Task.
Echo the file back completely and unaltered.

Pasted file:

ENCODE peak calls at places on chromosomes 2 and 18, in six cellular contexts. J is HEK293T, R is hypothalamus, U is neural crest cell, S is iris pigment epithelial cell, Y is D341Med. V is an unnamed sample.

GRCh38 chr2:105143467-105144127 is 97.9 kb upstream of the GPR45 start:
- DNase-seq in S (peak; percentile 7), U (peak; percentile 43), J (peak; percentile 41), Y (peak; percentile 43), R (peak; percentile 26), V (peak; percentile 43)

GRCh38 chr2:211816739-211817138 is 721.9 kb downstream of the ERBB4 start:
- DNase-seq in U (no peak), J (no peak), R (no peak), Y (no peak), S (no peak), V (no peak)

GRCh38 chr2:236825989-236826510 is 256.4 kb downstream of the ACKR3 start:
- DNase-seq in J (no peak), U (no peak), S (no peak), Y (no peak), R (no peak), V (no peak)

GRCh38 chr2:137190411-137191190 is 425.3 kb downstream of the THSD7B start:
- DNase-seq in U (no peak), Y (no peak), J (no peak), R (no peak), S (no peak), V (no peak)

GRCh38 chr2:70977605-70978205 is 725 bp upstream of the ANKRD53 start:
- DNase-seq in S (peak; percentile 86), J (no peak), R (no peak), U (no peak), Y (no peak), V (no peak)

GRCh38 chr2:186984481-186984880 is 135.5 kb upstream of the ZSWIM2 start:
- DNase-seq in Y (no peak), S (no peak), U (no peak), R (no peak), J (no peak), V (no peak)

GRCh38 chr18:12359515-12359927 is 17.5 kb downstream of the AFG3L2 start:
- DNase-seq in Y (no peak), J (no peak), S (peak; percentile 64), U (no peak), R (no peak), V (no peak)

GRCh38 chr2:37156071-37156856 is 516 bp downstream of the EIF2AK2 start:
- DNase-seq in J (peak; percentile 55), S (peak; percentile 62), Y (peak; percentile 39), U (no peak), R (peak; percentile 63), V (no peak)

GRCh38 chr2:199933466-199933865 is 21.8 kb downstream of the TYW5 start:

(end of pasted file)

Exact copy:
ENCODE peak calls at places on chromosomes 2 and 18, in six cellular contexts. J is HEK293T, R is hypothalamus, U is neural crest cell, S is iris pigment epithelial cell, Y is D341Med. V is an unnamed sample.

GRCh38 chr2:105143467-105144127 is 97.9 kb upstream of the GPR45 start:
- DNase-seq in S (peak; percentile 7), U (peak; percentile 43), J (peak; percentile 41), Y (peak; percentile 43), R (peak; percentile 26), V (peak; percentile 43)

GRCh38 chr2:211816739-211817138 is 721.9 kb downstream of the ERBB4 start:
- DNase-seq in U (no peak), J (no peak), R (no peak), Y (no peak), S (no peak), V (no peak)

GRCh38 chr2:236825989-236826510 is 256.4 kb downstream of the ACKR3 start:
- DNase-seq in J (no peak), U (no peak), S (no peak), Y (no peak), R (no peak), V (no peak)

GRCh38 chr2:137190411-137191190 is 425.3 kb downstream of the THSD7B start:
- DNase-seq in U (no peak), Y (no peak), J (no peak), R (no peak), S (no peak), V (no peak)

GRCh38 chr2:70977605-70978205 is 725 bp upstream of the ANKRD53 start:
- DNase-seq in S (peak; percentile 86), J (no peak), R (no peak), U (no peak), Y (no peak), V (no peak)

GRCh38 chr2:186984481-186984880 is 135.5 kb upstream of the ZSWIM2 start:
- DNase-seq in Y (no peak), S (no peak), U (no peak), R (no peak), J (no peak), V (no peak)

GRCh38 chr18:12359515-12359927 is 17.5 kb downstream of the AFG3L2 start:
- DNase-seq in Y (no peak), J (no peak), S (peak; percentile 64), U (no peak), R (no peak), V (no peak)

GRCh38 chr2:37156071-37156856 is 516 bp downstream of the EIF2AK2 start:
- DNase-seq in J (peak; percentile 55), S (peak; percentile 62), Y (peak; percentile 39), U (no peak), R (peak; percentile 63), V (no peak)

GRCh38 chr2:199933466-199933865 is 21.8 kb downstream of the TYW5 start: